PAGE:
Last week I had the great good fortune to attend a three day energy conference attended by some of the world’s greatest energy experts. Thanks to the good graces of the Foundation for the Future I was invited to attend the conference as an observer. The Foundation invited 15 of the foremost physicists and energy experts in the world to come together for three days of presentations and discussions on the future of energy. An additional 15 or so people were invited to attend as observers.
The name of the conference was “Energy Challenges: The next Thousand Years”. The goal was to “consider all potential sources and technologies for energy production over three time frames: the near term (rest of this century), the medium term (next few centuries), and the longer term (thousand-year future), as well as the challenges facing humans on the planet in developing and implementing self-sufficient strategies for energy”. This framework was shaped by the mission of the Foundation for the Future, which is to continue to look toward the long term future of humanity, under the umbrella “Humanity Three Thousand”.
This structure led to two clear results. First some incredibly interesting discussions of long term energy solutions, some that are available to develop, and some that are almost beyond the minds of even physicists to fully comprehend. I will take a look at some of these solutions in future posts. Second a unanimous position that in spite of the title of the conference, new forms of renewable energy must be developed and fully utilized on a global basis during this century or humanity and much of the biosphere is at risk of possible extinction. When Foundation for the Future Executive Director Bob Citron made his closing remarks, he commented that in the ten year history of Foundation conferences that looked ahead one thousand years, this is the first one where the discussions kept coming back to the next one hundred years, and with great purpose.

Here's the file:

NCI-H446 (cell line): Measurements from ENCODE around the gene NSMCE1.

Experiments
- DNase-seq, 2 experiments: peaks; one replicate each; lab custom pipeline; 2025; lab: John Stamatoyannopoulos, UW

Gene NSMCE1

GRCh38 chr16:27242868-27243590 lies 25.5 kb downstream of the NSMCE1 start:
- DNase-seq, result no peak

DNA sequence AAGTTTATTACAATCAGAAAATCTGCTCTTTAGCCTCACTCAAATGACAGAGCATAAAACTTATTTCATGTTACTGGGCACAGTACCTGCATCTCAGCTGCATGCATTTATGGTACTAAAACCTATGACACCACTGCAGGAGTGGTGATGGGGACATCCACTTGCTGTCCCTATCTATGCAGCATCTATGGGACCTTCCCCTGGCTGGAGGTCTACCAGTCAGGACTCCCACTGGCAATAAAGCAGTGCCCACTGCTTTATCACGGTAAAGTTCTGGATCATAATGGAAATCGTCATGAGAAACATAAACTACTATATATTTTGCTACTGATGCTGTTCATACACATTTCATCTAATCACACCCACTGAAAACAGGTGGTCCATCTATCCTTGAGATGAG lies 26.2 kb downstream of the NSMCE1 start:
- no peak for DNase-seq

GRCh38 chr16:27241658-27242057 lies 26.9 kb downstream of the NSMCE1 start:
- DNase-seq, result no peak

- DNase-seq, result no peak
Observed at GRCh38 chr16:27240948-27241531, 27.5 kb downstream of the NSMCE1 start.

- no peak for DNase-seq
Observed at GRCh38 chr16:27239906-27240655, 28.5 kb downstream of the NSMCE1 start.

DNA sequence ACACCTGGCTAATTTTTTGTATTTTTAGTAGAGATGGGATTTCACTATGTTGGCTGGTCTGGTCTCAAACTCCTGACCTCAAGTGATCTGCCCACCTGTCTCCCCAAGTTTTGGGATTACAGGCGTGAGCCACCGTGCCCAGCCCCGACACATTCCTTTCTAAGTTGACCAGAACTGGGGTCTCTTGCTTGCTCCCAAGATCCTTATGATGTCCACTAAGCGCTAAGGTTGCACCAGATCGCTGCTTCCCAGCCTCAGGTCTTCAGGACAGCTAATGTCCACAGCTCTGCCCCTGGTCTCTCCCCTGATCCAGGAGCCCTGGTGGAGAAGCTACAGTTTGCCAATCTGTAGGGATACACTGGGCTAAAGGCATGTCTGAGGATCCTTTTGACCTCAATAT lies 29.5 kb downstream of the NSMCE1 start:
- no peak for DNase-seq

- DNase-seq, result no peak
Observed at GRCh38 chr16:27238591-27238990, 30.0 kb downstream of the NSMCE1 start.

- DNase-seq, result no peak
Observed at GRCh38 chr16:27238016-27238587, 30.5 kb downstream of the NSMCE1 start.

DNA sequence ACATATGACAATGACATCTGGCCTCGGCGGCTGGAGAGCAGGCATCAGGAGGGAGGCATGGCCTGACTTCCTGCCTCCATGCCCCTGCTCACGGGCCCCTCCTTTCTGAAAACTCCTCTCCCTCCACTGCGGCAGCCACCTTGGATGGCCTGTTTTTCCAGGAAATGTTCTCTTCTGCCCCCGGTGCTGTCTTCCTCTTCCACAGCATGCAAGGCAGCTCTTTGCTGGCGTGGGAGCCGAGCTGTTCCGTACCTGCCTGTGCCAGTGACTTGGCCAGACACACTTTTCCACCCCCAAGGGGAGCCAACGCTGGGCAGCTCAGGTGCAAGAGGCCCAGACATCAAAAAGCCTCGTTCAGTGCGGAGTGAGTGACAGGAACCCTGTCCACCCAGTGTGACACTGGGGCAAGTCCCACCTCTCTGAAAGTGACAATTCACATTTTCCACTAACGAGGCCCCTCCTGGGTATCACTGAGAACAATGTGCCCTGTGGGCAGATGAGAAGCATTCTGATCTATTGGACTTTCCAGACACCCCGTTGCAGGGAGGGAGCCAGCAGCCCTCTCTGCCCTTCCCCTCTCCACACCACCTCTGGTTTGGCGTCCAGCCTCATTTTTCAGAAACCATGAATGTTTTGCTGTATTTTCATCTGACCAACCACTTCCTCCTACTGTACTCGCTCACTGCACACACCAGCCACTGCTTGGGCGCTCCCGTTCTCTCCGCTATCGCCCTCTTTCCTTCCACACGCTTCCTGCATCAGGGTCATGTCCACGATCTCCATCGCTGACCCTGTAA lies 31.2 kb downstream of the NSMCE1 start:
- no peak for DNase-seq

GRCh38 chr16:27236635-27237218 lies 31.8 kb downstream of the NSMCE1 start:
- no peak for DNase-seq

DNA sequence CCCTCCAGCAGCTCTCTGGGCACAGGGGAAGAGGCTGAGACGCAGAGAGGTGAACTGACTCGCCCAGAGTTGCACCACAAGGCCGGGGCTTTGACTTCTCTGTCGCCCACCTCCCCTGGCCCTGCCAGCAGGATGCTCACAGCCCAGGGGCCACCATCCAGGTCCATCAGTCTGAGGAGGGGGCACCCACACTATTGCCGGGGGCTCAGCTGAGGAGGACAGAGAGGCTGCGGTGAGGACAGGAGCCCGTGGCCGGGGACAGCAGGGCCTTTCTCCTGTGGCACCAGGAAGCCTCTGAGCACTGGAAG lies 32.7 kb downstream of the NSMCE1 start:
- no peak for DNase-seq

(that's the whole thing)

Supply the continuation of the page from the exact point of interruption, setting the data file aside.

The main headline of the conference then was that, simply put, a room full of some of the greatest experts on energy in the world are concerned that if the major issues surrounding energy are not dealt with in the next few decades, cataclysms of various types are almost guaranteed to occur. As far as I am concerned, based on the evidence passionately presented at the conference, the discussion on global warming is over. In fact, several times global warming was described as the “canary in the mine” in the sense that it is the advance warning of much greater underlying problems.
To emphasis this point, some random quotes from the conference, all from distinguished and well respected scientists.
-“If the energy consumption of all the countries in the world rose up to that of the U.S. using current forms and means of energy, the world population would need three planets’ worth of resources to sustain it.”
-“If all the world gets up to US consumption levels, game over!”
-“72% of the planet is covered by water, so we should really call it Planet Ocean rather than Planet Earth, but the oceans are dying. If the increase in acidity of the oceans, which is at the highest it has been in hundreds of millions of years is not reversed, and soon, then by the year 2100 the oceans may no longer be able to sustain life.”
The alarmism was to the point that major actions, across the board must be taken and very soon. It doesn’t have to end badly for us all. There are solutions, there is developing technology, there are possible breakthroughs of historic proportions, there are ways to greatly alter energy creation, storage and usage, but we must start to implement and develop them immediately.
I was greatly honored to observe and participate in the discussion that occurred over these three days. The brilliance of the people in the room was staggering. The ideas presented and discussed could be transformative for humanity. I will try to do my best in the posts ahead to present some of them in an understandable way. The good news is that some of the best minds in the world are working intently on the global energy problems. The bad news is that the work that needs to be done and the changes that need to occur are massive, and we have just begun to address them.